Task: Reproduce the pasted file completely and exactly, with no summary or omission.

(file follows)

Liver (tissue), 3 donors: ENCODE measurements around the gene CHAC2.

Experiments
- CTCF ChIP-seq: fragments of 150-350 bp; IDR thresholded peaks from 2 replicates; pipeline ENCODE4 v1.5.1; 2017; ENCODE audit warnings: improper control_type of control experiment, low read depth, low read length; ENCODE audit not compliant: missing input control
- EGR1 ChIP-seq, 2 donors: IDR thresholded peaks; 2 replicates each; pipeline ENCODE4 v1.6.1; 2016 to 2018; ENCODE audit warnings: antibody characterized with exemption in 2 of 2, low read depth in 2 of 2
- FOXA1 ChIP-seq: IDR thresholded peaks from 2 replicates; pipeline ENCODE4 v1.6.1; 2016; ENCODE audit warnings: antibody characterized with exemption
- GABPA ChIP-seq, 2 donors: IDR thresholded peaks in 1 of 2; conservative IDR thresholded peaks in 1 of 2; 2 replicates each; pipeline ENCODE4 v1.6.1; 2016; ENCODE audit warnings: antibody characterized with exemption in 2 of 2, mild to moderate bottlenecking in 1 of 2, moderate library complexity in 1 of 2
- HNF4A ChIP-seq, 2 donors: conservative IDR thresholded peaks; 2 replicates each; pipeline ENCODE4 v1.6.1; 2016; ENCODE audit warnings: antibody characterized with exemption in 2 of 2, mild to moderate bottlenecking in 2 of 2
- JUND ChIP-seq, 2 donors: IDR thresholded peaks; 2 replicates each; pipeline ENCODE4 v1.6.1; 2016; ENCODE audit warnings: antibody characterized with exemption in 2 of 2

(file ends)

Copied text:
Liver (tissue), 3 donors: ENCODE measurements around the gene CHAC2.

Experiments
- CTCF ChIP-seq: fragments of 150-350 bp; IDR thresholded peaks from 2 replicates; pipeline ENCODE4 v1.5.1; 2017; ENCODE audit warnings: improper control_type of control experiment, low read depth, low read length; ENCODE audit not compliant: missing input control
- EGR1 ChIP-seq, 2 donors: IDR thresholded peaks; 2 replicates each; pipeline ENCODE4 v1.6.1; 2016 to 2018; ENCODE audit warnings: antibody characterized with exemption in 2 of 2, low read depth in 2 of 2
- FOXA1 ChIP-seq: IDR thresholded peaks from 2 replicates; pipeline ENCODE4 v1.6.1; 2016; ENCODE audit warnings: antibody characterized with exemption
- GABPA ChIP-seq, 2 donors: IDR thresholded peaks in 1 of 2; conservative IDR thresholded peaks in 1 of 2; 2 replicates each; pipeline ENCODE4 v1.6.1; 2016; ENCODE audit warnings: antibody characterized with exemption in 2 of 2, mild to moderate bottlenecking in 1 of 2, moderate library complexity in 1 of 2
- HNF4A ChIP-seq, 2 donors: conservative IDR thresholded peaks; 2 replicates each; pipeline ENCODE4 v1.6.1; 2016; ENCODE audit warnings: antibody characterized with exemption in 2 of 2, mild to moderate bottlenecking in 2 of 2
- JUND ChIP-seq, 2 donors: IDR thresholded peaks; 2 replicates each; pipeline ENCODE4 v1.6.1; 2016; ENCODE audit warnings: antibody characterized with exemption in 2 of 2